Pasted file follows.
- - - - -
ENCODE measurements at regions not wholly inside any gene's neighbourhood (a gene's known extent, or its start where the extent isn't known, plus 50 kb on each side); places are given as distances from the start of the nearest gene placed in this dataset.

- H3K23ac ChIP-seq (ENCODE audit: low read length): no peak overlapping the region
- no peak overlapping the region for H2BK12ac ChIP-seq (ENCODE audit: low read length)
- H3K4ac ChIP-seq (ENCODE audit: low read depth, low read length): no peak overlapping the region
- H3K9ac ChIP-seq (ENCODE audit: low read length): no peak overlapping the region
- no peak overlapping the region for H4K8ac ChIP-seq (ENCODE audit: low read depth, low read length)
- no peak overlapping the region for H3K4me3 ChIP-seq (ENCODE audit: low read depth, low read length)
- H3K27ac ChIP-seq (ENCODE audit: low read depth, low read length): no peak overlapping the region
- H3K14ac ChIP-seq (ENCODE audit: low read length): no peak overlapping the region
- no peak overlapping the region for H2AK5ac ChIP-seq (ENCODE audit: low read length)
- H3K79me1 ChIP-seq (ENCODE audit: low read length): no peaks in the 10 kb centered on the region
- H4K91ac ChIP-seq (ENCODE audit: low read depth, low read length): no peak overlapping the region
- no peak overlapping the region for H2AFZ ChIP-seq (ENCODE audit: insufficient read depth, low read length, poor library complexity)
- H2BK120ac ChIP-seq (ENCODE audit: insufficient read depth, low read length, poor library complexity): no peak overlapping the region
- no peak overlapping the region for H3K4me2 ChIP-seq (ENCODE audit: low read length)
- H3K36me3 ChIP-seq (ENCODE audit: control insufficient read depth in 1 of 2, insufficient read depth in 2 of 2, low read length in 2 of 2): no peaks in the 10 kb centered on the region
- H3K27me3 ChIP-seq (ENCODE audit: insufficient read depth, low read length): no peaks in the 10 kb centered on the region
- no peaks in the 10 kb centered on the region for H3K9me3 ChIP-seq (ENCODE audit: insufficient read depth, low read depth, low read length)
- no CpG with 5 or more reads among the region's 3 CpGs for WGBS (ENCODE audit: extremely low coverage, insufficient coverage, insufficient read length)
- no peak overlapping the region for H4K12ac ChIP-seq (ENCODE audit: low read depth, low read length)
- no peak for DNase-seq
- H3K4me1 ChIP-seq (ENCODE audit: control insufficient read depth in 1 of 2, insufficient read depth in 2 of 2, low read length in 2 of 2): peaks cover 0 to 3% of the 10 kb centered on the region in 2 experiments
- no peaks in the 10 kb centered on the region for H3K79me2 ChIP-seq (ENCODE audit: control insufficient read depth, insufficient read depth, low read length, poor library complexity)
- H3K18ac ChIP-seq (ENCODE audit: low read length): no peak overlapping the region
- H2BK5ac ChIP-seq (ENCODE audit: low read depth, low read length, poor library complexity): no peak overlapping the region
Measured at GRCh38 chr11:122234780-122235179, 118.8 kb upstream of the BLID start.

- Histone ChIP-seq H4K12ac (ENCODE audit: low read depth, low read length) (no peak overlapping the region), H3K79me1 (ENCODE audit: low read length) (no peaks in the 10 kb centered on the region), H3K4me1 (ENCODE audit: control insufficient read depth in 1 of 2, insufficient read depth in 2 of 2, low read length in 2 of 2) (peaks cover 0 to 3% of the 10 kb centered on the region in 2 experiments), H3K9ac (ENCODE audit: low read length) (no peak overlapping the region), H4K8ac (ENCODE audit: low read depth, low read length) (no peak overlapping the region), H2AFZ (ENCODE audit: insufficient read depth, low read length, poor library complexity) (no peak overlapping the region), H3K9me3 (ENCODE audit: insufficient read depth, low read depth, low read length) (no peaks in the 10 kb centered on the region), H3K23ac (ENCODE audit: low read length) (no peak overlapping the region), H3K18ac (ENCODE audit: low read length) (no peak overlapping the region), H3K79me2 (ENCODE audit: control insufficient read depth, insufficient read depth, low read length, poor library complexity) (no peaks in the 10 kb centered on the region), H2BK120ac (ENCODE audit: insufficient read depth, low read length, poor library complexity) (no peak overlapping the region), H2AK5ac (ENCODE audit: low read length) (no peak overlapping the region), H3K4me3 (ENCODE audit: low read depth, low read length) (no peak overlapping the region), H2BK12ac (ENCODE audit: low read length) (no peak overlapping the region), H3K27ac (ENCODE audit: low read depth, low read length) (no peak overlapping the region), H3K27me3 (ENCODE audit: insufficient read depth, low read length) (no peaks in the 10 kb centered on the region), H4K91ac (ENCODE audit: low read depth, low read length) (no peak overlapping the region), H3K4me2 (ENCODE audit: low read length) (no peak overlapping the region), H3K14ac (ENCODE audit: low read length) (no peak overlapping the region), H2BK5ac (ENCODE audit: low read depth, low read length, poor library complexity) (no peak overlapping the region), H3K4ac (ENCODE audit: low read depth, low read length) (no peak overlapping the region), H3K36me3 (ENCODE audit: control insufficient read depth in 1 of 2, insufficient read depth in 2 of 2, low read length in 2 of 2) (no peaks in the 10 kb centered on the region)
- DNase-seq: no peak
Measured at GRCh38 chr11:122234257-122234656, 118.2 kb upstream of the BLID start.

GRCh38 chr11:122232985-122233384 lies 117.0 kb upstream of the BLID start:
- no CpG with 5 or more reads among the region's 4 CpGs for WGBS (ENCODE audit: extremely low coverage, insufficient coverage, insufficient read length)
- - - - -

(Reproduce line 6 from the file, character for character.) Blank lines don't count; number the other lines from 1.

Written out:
- no peak overlapping the region for H4K8ac ChIP-seq (ENCODE audit: low read depth, low read length)